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To protect California’s ecosystem services, they must be valued – from UC ANR

Rice fields hosting birds are an example of ecosystem services.

By Jeanette E. Warnert, UC Agriculture and Natural Resources

The ecosystem services of landscapes in California are essential to the state’s future, but many people take them for granted.

In addition to direct economic outputs, working landscapes – farms, rangelands, forests and fisheries, to name a few – sequester carbon, capture water, support wildlife, offer picturesque views and make space for hiking, skiing, boating and other recreational activities.

“We need to put a value to ecosystem services, from an economic standpoint, that incentivizes people who own and manage these landscapes so they can continue to manage them for everyone’s benefit,” said Stephanie Larson, UC Cooperative Extension rangeland advisor in Sonoma County.

When ecosystem services have been monetized, proper compensation can be calculated, ensuring benefits like clean water, fresh air and a livable climate are protected for future generations.

In November, UC Agriculture and Natural Resources released a report at the California Economic Summit in Fresno on the value of California’s working landscapes. The report determined the state’s working landscapes generate $333 billion in annual sales and 1.5 million jobs. That number does not include ecosystem services.

“The value of ecosystem services is probably higher than the $333 billion direct economic contribution of working landscapes outlined in the report,” said Glenda Humiston, University of California vice president for agriculture and natural resources. Humiston is chair of the economic summit’s working landscape task force. “The problem is, when we don’t have that quantified, it’s hard to make investments to make sure those ecosystem services are maintained.”

Humiston said that, in time, systems can be developed for the public to support the ecosystem services they enjoy.

“You might have a small surcharge on binoculars,” she said. “That money could be used to protect bird habitat so birders can go somewhere to see birds. Water districts might assess a surcharge on your water bill to pay for the forested watersheds where they are getting your water. There are many different mechanisms to do this. We’re trying to figure out what would be the best mechanism.”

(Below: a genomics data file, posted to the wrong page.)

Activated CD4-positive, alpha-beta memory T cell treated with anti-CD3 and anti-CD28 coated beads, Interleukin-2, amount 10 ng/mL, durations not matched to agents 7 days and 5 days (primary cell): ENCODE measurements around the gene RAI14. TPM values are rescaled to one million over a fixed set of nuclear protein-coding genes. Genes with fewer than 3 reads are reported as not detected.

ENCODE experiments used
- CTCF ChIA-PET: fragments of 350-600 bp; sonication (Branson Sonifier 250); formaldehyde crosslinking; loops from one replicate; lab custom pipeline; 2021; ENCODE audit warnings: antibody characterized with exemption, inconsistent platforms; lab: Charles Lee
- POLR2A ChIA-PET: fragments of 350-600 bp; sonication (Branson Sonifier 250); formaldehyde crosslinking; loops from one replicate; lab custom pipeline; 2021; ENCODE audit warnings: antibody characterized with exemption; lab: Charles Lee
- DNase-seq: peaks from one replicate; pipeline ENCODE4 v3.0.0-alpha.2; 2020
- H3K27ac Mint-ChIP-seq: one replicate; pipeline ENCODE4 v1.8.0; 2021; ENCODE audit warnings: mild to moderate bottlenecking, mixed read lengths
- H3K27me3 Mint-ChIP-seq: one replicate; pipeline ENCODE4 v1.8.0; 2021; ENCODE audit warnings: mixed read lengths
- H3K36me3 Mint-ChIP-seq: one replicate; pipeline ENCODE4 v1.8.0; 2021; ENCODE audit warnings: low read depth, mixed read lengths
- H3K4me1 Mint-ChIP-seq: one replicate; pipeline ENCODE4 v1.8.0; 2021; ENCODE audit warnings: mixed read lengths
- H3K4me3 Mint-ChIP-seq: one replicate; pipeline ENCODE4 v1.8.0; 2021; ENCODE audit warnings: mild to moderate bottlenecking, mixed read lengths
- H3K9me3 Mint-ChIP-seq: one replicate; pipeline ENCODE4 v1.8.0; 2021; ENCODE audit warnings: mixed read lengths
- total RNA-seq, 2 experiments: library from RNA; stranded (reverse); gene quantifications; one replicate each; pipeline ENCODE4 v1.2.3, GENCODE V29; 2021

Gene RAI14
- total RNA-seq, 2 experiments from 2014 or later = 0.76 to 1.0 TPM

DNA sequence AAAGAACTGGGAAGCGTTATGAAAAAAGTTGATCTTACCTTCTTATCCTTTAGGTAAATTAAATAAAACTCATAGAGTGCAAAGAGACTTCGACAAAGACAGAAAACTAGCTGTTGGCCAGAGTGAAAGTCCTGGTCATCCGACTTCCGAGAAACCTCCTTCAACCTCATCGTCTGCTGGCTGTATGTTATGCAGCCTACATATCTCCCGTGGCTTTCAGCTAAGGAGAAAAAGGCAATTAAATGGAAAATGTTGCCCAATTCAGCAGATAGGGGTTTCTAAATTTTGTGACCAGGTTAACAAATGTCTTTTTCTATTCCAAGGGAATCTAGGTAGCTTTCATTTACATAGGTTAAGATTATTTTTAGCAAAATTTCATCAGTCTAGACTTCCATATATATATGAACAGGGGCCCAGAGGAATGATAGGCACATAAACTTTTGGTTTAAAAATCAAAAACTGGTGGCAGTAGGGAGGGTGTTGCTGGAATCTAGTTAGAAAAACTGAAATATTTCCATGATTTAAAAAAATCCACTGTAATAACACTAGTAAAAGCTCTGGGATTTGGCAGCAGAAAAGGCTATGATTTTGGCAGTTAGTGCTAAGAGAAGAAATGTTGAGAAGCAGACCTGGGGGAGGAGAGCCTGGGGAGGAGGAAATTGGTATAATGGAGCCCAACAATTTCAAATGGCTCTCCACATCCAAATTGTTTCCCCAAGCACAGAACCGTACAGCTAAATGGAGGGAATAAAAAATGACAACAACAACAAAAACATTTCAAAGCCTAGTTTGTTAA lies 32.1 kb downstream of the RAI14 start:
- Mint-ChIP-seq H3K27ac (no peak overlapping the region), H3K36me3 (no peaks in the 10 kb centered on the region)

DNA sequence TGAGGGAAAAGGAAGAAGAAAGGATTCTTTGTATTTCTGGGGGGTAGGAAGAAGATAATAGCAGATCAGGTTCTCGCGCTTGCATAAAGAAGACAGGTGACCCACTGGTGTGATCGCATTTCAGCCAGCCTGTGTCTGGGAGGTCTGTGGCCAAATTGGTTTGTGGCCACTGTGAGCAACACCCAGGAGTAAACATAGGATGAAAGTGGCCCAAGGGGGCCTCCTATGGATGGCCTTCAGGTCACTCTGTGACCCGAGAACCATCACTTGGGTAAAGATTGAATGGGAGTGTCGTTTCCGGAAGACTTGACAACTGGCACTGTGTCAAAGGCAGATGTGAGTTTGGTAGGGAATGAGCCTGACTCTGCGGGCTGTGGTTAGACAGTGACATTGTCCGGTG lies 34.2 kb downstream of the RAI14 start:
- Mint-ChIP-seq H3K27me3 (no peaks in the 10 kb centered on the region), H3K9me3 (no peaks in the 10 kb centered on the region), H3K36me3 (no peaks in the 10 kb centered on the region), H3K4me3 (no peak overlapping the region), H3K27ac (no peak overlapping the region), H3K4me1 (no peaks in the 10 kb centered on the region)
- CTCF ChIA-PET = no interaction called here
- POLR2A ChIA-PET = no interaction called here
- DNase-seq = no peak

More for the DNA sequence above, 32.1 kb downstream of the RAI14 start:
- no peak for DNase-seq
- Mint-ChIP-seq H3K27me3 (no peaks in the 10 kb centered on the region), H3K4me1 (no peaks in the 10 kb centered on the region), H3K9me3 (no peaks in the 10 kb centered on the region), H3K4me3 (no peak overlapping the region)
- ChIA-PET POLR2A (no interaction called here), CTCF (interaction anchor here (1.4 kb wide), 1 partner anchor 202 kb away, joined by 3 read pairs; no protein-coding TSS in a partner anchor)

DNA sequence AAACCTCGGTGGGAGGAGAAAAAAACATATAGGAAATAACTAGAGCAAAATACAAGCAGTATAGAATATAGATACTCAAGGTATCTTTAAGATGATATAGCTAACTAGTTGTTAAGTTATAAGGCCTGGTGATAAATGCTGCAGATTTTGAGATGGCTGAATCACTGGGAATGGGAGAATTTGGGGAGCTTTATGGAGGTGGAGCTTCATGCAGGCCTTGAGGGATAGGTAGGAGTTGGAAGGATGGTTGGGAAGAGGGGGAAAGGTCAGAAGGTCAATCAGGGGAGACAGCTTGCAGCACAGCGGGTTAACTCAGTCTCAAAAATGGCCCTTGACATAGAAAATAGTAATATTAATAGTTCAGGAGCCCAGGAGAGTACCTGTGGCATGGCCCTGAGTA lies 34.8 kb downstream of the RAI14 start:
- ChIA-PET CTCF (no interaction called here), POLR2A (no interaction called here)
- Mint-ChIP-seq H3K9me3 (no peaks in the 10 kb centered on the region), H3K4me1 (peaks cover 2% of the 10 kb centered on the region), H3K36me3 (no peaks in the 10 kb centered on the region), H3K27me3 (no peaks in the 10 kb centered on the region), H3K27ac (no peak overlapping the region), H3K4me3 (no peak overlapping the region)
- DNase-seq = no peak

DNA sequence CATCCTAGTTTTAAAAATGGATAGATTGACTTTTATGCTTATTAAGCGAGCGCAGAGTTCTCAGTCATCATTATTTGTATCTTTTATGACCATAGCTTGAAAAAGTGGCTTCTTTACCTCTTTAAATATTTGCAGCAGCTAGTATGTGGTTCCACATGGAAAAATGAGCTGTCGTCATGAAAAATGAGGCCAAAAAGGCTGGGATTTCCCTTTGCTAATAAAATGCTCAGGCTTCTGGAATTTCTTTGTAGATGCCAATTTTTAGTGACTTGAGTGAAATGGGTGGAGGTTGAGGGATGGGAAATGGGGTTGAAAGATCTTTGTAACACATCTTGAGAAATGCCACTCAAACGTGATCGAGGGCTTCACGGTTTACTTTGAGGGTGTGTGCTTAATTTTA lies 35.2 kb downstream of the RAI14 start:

During the summit, a team of researchers, policymakers and industry professionals launched a new phase of work to calculate with scientific accuracy the value of ecosystem services. Larson is a member of the leadership team, along with executive director of the Central Valley Partnership Dan O’Connell and Sequoia Riverlands Trust director of pubic planning and policy Adam Livingston.

The team is working with partners to secure funding and technical support to integrate data sets already available from the Council of Governments’ Rural-Urban Connections Strategy into an open source, statewide system for mapping ecosystem services.

Once the tool is established, the team will be ready to pilot test it in four areas of California that provide ecosystem services.

“I love this concept,” said Kenny Spain, economic development specialist with the Headwaters Fund in Humboldt County and a member of the task force. “It’s a valuable tool.”

Link to item on UCANR Green Blog

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3 Responses to To protect California’s ecosystem services, they must be valued – from UC ANR

  1. Gustavo says:

    AW… a proposal for a regressive taxation of the masses – taking more out of the pockets of normal people who contribute to the circulation of currency in the economy. Lets tax binoculars, ah yes that will generate billions! Lets tax water – cuz that’s not a human right!
    How original! Why don’t we just make corporations pay what they actually owe? Their capital and the capital of their investors cloistered in private accounts is NOT in CIRCULATION and NOT CONTRIBUTING to the ECONOMY. The tax burden of the lower 99 percent is already high enough. Lets forget about us paying more taxes and think about why corporations and the ultra-wealthy aren’t making contributions to society and paying what they owe us. They benefit the most from the contributions that the landscapes make.

    Here is the text of the MUCH LESS than well thought out proposal to a solution: “You might have a small surcharge on binoculars,” she said. “That money could be used to protect bird habitat so birders can go somewhere to see birds. Water districts might assess a surcharge on your water bill to pay for the forested watersheds where they are getting your water. There are many different mechanisms to do this. We’re trying to figure out what would be the best mechanism”

  2. Anita Brown says:

    Nice work UCANR. Yes translating benefits into dollars speaks an important language important to our social calculations.

    Water quality, birds for viewing and bucolic landscapes don’t always translate well into monetary figures but it’s definitely part of the story. And good luck trying to import these values from overseas.

  3. Pingback: Western Digest – December 2019 - Western Landowners Alliance

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